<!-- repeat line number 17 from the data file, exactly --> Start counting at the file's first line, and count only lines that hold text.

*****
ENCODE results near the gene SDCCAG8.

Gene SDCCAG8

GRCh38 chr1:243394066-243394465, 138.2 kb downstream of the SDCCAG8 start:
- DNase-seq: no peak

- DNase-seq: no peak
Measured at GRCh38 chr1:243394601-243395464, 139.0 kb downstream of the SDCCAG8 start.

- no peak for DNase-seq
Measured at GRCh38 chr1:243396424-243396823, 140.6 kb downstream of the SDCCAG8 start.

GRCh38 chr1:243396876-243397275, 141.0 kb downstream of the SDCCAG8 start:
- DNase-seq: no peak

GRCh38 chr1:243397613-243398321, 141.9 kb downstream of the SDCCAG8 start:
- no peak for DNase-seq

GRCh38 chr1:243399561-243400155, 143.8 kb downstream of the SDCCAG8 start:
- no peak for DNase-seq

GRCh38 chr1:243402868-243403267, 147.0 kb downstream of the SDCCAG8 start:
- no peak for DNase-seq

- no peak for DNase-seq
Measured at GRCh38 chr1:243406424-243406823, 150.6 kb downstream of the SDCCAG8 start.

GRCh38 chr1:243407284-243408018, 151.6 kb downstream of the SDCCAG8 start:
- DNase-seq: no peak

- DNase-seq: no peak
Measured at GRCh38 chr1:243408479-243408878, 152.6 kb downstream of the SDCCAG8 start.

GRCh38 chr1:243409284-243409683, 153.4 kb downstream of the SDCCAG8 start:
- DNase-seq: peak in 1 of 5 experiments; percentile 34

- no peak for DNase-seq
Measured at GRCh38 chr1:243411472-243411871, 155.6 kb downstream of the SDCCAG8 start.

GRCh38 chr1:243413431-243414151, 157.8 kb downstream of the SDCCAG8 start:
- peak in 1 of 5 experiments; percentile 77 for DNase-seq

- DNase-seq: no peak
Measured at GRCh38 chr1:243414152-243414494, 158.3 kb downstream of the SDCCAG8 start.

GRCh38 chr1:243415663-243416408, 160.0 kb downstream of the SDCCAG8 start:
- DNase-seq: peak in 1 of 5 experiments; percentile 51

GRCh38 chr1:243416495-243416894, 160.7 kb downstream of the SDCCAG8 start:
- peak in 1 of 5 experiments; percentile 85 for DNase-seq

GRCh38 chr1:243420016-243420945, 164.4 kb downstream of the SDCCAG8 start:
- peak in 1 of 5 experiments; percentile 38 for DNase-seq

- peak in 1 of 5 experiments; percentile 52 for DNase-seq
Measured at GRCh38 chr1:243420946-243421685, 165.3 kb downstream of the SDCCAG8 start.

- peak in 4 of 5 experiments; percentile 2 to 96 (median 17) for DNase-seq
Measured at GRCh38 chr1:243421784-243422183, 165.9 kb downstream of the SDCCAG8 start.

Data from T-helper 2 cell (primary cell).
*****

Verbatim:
- no peak for DNase-seq